This week's Sober Story comes from Claire, a 37-year-old living in Cornwall, UK.
Mrs D: How long have you been in recovery?
Claire: I had my very last drink on 7th September 2016. So three years and almost 5 months, not that I am keeping count!
Mrs D: What can you tell us about the last months/years of your drinking before you gave up?
Claire: Admitting I was an alcoholic was a huge thing for me. For a long time I doubted myself for thinking I had a problem. I had a job, I had a husband, three kids (now four) and a clean house. I didn’t fit what I thought a typical alcoholic looked like, and I didn’t drink in the day so I played it down and told myself I was over-reacting. Living with severe anxiety, I assumed others would think I was attention seeking, and making something out of nothing. Drinking was the only way I could quieten my mind down, and the reason I knew I could make it through a day, knowing a bottle or two would be waiting for me at the end.
Mrs D: So how did things progress?
Claire: My drinking problem crept up slowly, for a long time it was just a glass a night, then two, then two bottles. It didn’t happen overnight and I didn’t notice until it was too late, but at the end, in the last few years I was drinking over two bottles of wine by myself every single night. I hid my recycling, I took it in the car to the recycling bank rather than have the neighbours hear it. Life began to revolve around getting home for wine o’clock but I still didn’t really think I had a problem, because the kids were happy, and the house was clean. Much as it relieved my anxiety in the evenings, the wine I was drinking only succeeded in making me worse long term. So the more I worried, the more I drank. Once the cycle had started, I couldn’t stop it, and as I said, at the time, I didn’t see how serious it was. The only thing I knew for certain was that the idea of stopping drinking terrified me, I just couldn’t see a life for me without wine.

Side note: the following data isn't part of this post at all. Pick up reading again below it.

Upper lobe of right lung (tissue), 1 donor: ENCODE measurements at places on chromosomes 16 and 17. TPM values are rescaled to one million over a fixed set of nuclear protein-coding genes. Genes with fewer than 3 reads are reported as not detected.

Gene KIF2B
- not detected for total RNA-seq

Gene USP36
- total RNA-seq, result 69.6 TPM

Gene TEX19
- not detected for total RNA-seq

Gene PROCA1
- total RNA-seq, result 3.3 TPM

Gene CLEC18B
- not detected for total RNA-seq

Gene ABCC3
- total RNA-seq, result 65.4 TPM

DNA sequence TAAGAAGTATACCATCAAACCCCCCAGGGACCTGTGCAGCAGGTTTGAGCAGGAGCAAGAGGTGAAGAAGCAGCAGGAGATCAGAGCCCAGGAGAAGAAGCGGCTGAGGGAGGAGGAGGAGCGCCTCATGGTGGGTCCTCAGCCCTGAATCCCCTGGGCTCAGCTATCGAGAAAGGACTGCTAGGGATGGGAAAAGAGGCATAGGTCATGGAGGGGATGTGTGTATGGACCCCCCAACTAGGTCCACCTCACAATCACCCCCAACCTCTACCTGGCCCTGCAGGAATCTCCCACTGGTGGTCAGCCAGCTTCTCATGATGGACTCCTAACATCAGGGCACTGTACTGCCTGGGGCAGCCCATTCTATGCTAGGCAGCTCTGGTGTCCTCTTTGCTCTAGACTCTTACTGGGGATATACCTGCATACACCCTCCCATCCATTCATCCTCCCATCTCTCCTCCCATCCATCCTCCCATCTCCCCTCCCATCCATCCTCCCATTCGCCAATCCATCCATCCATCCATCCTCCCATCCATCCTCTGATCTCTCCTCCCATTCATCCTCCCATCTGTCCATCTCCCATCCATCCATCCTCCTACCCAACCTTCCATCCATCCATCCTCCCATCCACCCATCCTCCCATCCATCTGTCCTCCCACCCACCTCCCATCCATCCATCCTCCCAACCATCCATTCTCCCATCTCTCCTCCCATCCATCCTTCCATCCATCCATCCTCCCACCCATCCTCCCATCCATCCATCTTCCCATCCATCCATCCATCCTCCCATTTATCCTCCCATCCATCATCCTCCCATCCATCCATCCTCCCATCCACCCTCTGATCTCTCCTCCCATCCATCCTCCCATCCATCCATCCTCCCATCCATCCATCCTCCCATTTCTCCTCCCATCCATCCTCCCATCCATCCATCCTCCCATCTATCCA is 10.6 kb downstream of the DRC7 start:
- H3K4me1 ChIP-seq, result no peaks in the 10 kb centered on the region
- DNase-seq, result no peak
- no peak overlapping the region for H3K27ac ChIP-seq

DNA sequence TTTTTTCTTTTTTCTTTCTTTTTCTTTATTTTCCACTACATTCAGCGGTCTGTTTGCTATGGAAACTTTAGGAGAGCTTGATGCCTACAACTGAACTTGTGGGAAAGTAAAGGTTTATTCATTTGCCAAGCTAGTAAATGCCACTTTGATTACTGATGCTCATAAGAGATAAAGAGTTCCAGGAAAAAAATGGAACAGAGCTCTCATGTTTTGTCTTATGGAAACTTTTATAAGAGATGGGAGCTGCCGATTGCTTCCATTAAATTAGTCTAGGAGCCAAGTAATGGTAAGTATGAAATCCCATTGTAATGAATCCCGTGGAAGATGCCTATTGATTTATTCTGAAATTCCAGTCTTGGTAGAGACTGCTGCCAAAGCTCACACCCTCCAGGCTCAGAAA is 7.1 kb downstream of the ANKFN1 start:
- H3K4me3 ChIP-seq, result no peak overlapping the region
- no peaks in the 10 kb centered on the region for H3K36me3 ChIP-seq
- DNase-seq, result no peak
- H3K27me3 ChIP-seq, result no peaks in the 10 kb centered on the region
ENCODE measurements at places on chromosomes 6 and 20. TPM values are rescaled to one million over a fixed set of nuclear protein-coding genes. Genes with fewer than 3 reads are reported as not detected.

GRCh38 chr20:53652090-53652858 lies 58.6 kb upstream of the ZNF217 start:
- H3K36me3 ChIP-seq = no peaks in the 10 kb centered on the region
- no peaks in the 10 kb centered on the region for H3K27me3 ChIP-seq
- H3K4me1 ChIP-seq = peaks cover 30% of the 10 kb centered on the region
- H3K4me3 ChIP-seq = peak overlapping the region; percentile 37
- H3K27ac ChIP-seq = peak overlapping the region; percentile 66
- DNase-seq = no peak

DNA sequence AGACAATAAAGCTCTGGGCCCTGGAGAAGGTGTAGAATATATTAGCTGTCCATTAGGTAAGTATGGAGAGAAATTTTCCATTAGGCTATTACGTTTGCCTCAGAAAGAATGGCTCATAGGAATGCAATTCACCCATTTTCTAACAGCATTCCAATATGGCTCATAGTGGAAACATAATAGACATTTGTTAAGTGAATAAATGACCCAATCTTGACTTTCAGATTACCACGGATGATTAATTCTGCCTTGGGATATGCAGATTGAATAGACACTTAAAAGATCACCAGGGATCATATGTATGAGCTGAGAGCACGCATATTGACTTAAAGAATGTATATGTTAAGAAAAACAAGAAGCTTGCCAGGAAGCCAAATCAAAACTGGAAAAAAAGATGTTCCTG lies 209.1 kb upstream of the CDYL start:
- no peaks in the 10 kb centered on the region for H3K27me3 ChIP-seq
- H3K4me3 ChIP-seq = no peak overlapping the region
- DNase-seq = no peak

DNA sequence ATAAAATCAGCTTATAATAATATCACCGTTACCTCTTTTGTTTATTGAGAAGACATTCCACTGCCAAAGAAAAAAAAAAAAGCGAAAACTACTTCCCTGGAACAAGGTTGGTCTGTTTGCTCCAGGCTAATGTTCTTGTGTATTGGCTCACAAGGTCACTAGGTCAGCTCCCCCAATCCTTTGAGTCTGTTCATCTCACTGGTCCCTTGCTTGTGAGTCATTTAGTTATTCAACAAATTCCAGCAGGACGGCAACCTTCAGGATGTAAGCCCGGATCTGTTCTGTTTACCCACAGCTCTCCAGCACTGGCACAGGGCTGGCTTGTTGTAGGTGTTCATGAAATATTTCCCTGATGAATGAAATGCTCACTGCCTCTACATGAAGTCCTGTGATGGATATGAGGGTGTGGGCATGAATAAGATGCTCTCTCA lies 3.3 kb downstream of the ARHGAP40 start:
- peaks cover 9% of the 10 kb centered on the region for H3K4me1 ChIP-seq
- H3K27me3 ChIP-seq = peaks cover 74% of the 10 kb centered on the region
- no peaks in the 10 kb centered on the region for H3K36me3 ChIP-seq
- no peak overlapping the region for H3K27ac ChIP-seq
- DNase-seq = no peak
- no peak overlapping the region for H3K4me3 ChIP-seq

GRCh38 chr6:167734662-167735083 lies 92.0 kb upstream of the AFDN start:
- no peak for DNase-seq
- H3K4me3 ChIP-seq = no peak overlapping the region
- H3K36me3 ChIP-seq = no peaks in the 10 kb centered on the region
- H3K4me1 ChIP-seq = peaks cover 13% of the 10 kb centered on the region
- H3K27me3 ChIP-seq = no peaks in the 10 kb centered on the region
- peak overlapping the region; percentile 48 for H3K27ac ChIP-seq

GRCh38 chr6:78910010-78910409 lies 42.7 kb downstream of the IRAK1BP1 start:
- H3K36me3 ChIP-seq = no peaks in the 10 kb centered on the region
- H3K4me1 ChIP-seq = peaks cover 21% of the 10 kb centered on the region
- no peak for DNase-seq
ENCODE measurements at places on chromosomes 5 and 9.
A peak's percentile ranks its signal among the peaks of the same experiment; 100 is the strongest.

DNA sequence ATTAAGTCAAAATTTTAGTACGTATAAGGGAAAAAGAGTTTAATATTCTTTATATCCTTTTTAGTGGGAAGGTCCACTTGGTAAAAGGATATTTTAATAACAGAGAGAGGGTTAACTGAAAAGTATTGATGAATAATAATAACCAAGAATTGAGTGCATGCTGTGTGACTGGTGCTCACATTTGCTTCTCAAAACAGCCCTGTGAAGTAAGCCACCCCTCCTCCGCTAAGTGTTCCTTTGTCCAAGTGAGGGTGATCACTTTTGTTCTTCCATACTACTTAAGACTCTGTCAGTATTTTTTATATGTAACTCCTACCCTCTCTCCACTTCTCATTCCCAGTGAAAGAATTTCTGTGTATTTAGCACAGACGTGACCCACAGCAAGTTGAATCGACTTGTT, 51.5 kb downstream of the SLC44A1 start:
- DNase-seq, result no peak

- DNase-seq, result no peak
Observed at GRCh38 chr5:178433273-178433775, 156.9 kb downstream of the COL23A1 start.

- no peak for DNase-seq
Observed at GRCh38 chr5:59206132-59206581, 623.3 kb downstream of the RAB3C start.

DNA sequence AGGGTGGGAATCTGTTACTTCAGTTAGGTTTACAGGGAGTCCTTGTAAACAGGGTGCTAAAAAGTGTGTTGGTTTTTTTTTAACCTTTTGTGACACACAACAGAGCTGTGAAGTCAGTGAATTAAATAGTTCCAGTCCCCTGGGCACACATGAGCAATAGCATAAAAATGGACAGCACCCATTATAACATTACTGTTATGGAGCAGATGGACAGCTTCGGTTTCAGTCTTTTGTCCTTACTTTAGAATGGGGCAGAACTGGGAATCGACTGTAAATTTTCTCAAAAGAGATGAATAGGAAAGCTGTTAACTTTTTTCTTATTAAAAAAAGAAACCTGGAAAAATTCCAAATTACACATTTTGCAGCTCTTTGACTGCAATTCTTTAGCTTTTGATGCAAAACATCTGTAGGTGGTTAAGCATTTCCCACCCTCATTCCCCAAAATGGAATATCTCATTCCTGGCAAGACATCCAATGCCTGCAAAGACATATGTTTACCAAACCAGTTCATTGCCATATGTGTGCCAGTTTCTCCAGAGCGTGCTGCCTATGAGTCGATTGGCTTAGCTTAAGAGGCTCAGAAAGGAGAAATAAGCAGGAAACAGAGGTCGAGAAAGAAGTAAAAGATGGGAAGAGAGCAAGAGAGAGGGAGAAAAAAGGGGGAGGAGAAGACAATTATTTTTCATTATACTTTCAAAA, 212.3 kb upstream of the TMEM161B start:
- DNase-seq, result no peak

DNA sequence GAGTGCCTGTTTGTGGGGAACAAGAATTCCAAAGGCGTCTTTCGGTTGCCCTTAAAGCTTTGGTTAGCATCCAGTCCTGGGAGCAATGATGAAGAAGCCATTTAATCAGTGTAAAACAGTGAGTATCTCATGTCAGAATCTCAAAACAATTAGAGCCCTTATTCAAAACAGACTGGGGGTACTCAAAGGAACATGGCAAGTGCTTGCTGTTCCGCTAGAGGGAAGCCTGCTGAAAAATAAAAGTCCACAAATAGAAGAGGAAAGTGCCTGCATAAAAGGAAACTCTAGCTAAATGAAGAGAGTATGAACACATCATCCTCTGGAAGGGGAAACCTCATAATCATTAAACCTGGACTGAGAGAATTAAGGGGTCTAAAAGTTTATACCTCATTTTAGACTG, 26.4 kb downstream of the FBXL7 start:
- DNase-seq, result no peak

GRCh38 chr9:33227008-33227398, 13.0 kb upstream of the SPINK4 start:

Mrs D: What was the final straw that led you to get sober?
Claire: I had a string of health issues, nothing hugely serious in the end, but each one of them a worry, and each one of them made me question the amount I was drinking. Every time I went to the doctors surgery I felt like the addiction awareness posters were there just for me. My appetite disappeared, and I lost a lot of weight. My anxiety peaked and I felt like a nervous wreck. I struggled to go out, I felt on edge all the time, except when I had a drink, and then I started to black out. That was the final straw really, as I couldn’t cope with not knowing what I had said or done, I felt like I was losing my mind. I’d promise myself I’d only have a couple of drinks but that limit never worked, every night was the same. The next morning I’d try to piece together what I had watched, said, or been told. It was horrible. I was terrified to admit I was an addict, and so unsure of a way forward in my life. I knew I was poisoning myself, but I couldn’t stop.
Mrs D: How was it for you in the early days? What was most difficult?